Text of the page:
(Story updated at 1:35 p.m. ET)
Cigna Corp.'s profit plummeted 16.9% in the third quarter of 2016 despite higher revenue and membership growth in its commercial employer business, the insurer said Thursday.
But an ongoing audit of its Medicare plans, higher Medicaid plan costs, and expenses from its pending merger with rival insurer Anthem weighed on Cigna's bottom line.
In another sign that Hartford, Conn.-based Cigna's commitment to the pending Anthem merger may be faltering, Cigna executives gave little mention Thursday to the tie-up, other than to suggest how it would spend the billions in cash it would have should the deal fall through. If the merger falls through, Anthem would owe Cigna a $1.85 billion breakup fee.
During the conference call with investors, Cigna CEO David Cordani said if the government blocks the merger, which he labeled the "plan B" scenario, Cigna will have between $7 billion and $14 billion in deployable capital in the latter part of 2017, including about $5 billion in liquid cash, to be used for either dividends and buybacks or to expand through other mergers and acquisitions.
The Anthem-Cigna merger has been fraught with tension since the beginning and in recent months, it's deteriorated further. Most recently, the two insurers accused each other of breaching their merger agreement, the U.S. Justice Department revealed in September. Analysts say the animosity shown between Anthem and Cigna won't help them win their case against the DOJ, which earlier this year sued to block the tie-up. That trial is slated to begin Nov. 21 in the U.S. District Court for the District of Columbia.
Cigna reported $71 million in costs related to its pending combination with insurer Anthem and “a litigation matter.”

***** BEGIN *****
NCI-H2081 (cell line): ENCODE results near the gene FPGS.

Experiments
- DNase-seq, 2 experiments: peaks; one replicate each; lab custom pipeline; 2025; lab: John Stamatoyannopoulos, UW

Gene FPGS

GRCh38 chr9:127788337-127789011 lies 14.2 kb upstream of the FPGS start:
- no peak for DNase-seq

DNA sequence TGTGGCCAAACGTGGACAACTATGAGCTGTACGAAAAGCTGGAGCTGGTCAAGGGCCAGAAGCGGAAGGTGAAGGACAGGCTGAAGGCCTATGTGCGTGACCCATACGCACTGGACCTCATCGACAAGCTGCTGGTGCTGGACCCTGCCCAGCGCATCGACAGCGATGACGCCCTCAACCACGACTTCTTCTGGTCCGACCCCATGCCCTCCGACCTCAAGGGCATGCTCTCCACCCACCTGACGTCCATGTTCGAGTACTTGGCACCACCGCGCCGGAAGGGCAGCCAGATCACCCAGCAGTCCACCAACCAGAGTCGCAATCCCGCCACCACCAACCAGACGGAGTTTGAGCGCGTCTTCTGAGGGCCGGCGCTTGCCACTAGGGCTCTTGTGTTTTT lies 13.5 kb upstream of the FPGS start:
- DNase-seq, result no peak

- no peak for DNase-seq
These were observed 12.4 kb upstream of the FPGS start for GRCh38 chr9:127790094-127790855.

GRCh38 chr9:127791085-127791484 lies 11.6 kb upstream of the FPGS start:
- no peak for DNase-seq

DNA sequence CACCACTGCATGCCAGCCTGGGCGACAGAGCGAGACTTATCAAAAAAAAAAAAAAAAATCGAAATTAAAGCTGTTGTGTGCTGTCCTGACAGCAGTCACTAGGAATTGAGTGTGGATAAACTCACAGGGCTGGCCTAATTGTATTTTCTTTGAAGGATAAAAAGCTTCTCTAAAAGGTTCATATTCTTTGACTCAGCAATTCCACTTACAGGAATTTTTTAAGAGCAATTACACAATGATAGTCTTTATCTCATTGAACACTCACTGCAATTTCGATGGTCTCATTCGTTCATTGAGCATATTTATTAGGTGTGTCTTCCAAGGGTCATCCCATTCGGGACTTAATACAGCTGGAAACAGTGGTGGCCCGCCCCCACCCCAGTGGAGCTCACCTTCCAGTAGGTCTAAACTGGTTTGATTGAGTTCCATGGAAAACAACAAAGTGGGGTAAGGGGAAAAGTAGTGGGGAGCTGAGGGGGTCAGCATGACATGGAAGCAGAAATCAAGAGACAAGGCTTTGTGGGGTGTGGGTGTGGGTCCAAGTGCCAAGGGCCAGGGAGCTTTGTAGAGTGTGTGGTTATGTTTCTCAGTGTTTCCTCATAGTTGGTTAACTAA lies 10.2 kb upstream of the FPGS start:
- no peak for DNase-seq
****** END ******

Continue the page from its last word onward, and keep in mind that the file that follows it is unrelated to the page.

The insurer recorded a 5.2% increase in revenue to $9.88 billion in the three months ending Sept. 30 compared with the same period last year. Results were driven by membership growth and increased rates in its commercial employer business, which helped offset lower membership in Medicare Part D and individual business lines. The employer business is largely comprised of self-funded employers contracting with Cigna for administrative services.
But Cigna said high medical costs in its Medicaid business, specifically in Texas and Illinois, and costs related to a recent the CMS audit of its Medicare operations squeezed results. Cigna's government medical loss ratio grew to 85.3%, compared with 83.6% in third quarter of 2015.
“We continue to make progress in the CMS audit remediation work,” Cordani said. “We expect to emerge from this work with a stronger, more sustainable model that ensures seniors will continue to receive the highest quality service experience and clinical outcomes.”
The CMS data last month showed only 20% of Cigna's Medicare Advantage members will be in plans rated four stars or higher in 2018. Cigna said the ratings don't accurately reflect its offerings for seniors.
While Cigna had planned to expand its footprint on the Affordable Care Act exchanges to 10 markets next year from seven this year, the insurer will instead remain in seven exchange markets overall, though the mix of geographies will change.
Cordani said he expects to see some revenue growth from the exchanges in 2017, but is still expecting a loss next year.
Cigna was “cautious and slow in this space” because it predicted the “opening of this marketplace in 2014 as probably being much smaller than projections, not profitable for the industry, and choppy or less than stable operationally,” Cordani said. Those predictions are “proving to be more right than wrong,” he said.
Net income fell sharply to $452 million in the third quarter from $544 million in the same period in 2015.
The commercial medical loss ratio was flat 79.4% compared with 79.3% last year at the same time. Overall, Cigna said its total medical loss ratio was 81.6%, up slightly over 81.0% in the year-ago period.
The insurer ended the quarter with 15.2 million members, up from 14.8 million in the same period last year.